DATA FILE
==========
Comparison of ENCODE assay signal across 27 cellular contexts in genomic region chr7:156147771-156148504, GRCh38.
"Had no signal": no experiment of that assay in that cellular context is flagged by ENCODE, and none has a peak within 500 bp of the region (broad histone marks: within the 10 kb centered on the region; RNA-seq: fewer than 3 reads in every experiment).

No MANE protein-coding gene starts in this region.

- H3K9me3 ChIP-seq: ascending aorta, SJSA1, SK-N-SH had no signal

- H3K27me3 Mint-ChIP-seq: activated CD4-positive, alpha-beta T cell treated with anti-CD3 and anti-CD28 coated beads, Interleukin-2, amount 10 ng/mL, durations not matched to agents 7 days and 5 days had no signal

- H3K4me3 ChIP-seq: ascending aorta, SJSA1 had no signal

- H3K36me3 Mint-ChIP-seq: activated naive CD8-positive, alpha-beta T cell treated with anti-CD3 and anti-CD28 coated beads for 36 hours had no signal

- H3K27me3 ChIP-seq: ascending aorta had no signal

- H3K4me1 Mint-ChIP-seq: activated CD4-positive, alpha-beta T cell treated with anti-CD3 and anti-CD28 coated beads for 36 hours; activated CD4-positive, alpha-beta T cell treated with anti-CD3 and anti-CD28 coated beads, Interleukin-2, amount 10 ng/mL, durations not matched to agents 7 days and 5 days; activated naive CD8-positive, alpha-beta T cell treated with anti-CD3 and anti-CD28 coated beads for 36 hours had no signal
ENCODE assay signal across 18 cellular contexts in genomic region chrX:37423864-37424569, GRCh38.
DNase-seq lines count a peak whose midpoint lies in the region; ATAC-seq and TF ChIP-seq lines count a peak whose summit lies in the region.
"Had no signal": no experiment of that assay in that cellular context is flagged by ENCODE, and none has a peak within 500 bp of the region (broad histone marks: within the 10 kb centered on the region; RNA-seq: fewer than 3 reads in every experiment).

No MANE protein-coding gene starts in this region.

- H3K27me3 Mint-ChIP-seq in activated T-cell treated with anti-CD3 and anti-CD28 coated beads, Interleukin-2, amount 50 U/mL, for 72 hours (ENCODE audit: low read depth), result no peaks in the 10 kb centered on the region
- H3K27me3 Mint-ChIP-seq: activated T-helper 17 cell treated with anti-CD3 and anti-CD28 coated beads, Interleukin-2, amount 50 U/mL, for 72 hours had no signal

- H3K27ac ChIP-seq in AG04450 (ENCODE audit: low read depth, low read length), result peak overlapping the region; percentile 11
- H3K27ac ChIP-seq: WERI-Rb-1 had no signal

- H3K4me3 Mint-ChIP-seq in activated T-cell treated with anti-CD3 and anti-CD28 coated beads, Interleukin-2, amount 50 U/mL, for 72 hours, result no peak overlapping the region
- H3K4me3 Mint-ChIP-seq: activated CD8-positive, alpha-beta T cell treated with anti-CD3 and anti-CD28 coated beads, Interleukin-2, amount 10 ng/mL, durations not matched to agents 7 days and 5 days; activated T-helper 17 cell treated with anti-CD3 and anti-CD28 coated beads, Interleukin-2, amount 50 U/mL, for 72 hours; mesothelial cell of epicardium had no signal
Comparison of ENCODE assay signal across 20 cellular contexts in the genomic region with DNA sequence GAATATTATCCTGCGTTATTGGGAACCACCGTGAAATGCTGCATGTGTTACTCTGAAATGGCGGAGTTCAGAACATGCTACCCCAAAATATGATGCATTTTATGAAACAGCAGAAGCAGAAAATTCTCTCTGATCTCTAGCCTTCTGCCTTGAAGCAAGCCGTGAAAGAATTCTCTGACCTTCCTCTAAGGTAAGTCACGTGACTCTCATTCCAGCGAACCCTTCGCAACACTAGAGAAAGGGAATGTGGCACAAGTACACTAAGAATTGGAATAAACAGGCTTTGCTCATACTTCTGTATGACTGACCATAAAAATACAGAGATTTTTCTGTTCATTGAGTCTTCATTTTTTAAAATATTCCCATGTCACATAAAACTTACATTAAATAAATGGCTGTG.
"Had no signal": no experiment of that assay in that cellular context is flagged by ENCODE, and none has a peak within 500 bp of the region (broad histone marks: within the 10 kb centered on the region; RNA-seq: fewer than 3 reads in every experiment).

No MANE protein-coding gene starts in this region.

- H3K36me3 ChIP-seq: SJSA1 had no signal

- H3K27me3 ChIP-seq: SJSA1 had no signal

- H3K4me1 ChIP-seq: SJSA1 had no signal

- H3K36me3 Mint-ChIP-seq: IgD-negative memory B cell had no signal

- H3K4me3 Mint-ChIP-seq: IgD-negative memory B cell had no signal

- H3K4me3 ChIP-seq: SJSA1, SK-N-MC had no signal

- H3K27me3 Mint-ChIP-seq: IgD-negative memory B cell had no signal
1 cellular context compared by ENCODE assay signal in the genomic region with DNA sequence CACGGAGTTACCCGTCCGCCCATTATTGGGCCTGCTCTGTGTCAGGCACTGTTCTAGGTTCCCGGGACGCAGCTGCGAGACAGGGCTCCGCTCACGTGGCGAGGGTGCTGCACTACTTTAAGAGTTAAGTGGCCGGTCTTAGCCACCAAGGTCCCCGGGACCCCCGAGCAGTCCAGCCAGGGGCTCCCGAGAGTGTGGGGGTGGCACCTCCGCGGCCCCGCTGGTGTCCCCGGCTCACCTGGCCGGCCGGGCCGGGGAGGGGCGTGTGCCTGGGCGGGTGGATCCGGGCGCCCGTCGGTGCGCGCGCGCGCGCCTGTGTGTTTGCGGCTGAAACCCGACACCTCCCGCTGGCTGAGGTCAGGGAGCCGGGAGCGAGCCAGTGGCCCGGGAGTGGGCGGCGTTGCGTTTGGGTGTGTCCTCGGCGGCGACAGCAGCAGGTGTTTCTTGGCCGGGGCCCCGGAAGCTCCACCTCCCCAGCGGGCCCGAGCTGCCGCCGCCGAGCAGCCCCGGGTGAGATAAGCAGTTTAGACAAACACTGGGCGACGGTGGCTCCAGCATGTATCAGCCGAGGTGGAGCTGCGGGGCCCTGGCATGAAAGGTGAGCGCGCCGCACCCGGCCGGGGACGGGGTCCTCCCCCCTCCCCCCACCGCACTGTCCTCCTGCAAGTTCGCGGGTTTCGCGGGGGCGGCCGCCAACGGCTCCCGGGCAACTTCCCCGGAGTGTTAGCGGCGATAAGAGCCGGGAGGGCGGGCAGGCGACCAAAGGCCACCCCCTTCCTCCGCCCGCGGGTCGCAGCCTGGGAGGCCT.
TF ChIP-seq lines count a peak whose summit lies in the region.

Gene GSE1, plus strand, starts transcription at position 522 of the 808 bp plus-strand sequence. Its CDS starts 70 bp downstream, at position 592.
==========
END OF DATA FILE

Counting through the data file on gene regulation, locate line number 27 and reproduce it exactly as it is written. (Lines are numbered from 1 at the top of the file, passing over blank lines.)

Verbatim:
- H3K4me3 Mint-ChIP-seq: IgD-negative memory B cell had no signal